That is a disgrace. “Euthanasia” is death that is in the interest of the human or nonhuman euthanized. Euthanasia is never in the interests of a healthy being.Why assume the animals were healthy? This is what Ingrid Newkirk wrote, after an anti-animal-rights group started a campaign about how PETA kills animals (I discussed the campaign here).
Second, he surmises that PETA accepts a theory he attributes to Peter Singer.
PETA apparently shares Peter Singer’s view that a relatively painless death does not constitute a harm for nonhuman animals because, unlike humans, most nonhumans are not self-aware and cannot grasp what it means to “have a life.” In order to have an interest in your continued existence, you must be human. So those 2352 animals that PETA killed weren’t really harmed. They did not care about their lives anyway. Nothing was taken from them when they were killed.But this isn't even Singer's theory, His theory is that death harms human beings in more ways than it harms animals, not that death doesn't harm animals at all. For a human and an animal, death harms by taking away future satisfactions. Death merely harms humans in an extra way, by taking away satisfactions they explicitly want.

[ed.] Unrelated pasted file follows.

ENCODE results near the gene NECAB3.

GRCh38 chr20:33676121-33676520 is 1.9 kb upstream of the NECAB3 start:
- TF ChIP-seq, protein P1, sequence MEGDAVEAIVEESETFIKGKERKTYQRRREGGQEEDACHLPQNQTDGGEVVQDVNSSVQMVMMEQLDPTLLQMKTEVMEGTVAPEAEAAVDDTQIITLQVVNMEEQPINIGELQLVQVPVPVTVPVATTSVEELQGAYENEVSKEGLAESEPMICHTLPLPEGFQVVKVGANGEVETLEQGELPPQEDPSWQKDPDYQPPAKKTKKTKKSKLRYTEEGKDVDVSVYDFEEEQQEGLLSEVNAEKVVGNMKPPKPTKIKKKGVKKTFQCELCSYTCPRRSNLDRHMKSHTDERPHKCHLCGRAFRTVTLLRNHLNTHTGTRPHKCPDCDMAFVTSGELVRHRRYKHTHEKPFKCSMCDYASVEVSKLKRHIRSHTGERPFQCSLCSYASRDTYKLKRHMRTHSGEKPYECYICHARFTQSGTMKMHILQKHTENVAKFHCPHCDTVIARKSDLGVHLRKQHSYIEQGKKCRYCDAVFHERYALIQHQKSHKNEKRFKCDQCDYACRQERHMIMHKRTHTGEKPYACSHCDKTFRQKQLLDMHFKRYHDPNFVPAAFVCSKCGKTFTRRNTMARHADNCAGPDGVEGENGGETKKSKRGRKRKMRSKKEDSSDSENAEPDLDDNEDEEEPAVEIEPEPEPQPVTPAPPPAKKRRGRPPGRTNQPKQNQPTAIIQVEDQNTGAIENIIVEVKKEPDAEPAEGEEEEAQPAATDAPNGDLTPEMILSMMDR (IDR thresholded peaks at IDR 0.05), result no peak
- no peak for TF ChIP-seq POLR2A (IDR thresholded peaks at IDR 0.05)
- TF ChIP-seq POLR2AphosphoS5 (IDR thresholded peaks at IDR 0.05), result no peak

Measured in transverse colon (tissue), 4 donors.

This difference does have some practical implcations. If you could run a farm where animals are painlessly killed and bred, so that every bit of happiness lost was replaced, Singer thinks that would be different from running a people farm. The absence of desires about the future makes animals (of most species) replaceable. But euthanizing animals at a shelter doesn't involve the combination of killing and replacing. So Singer's "replacement argument" has no relevance.